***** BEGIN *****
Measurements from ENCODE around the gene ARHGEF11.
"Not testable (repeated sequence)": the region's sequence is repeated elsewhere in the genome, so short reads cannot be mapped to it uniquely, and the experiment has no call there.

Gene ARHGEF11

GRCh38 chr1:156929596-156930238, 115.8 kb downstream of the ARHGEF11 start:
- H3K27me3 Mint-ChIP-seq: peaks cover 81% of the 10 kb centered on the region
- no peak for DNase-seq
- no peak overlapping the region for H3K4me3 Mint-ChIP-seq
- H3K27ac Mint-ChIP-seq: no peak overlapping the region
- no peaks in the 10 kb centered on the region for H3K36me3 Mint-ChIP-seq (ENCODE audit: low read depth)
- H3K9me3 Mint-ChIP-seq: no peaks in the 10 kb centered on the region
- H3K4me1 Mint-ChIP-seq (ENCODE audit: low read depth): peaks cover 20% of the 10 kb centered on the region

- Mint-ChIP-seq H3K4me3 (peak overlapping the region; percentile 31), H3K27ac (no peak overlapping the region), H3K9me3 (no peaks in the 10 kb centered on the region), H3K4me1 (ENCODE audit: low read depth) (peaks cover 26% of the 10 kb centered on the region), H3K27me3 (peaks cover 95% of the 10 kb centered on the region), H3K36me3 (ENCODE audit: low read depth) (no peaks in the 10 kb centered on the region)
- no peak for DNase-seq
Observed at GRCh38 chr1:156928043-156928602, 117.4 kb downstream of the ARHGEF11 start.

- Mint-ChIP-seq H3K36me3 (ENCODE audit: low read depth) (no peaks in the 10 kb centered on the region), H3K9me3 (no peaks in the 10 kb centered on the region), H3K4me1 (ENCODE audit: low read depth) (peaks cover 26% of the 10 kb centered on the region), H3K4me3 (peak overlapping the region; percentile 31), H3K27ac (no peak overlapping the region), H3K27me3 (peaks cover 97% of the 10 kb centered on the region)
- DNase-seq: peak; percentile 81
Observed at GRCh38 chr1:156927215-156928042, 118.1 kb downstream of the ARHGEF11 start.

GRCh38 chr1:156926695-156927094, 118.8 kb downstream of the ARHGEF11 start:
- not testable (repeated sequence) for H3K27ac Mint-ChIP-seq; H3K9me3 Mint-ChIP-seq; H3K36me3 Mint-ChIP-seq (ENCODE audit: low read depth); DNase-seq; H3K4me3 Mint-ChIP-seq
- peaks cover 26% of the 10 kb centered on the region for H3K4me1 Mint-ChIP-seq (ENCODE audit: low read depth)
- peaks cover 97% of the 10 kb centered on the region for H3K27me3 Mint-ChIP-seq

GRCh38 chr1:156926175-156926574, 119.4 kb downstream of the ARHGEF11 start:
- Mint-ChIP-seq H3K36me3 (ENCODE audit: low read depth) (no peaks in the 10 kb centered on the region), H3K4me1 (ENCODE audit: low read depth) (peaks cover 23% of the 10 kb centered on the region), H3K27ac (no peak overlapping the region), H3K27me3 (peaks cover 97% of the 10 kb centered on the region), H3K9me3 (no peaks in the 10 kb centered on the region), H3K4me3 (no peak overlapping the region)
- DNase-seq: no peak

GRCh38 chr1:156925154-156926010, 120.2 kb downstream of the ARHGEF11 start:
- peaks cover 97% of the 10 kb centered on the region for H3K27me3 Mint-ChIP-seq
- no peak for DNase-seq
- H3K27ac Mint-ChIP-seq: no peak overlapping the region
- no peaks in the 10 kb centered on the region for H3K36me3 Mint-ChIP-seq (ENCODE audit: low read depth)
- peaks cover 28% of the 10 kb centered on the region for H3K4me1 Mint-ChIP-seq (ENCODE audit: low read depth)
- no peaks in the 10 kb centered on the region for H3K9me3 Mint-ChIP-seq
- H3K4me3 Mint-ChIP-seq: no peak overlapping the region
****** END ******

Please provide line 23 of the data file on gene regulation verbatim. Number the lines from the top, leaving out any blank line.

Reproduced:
- Mint-ChIP-seq H3K36me3 (ENCODE audit: low read depth) (no peaks in the 10 kb centered on the region), H3K4me1 (ENCODE audit: low read depth) (peaks cover 23% of the 10 kb centered on the region), H3K27ac (no peak overlapping the region), H3K27me3 (peaks cover 97% of the 10 kb centered on the region), H3K9me3 (no peaks in the 10 kb centered on the region), H3K4me3 (no peak overlapping the region)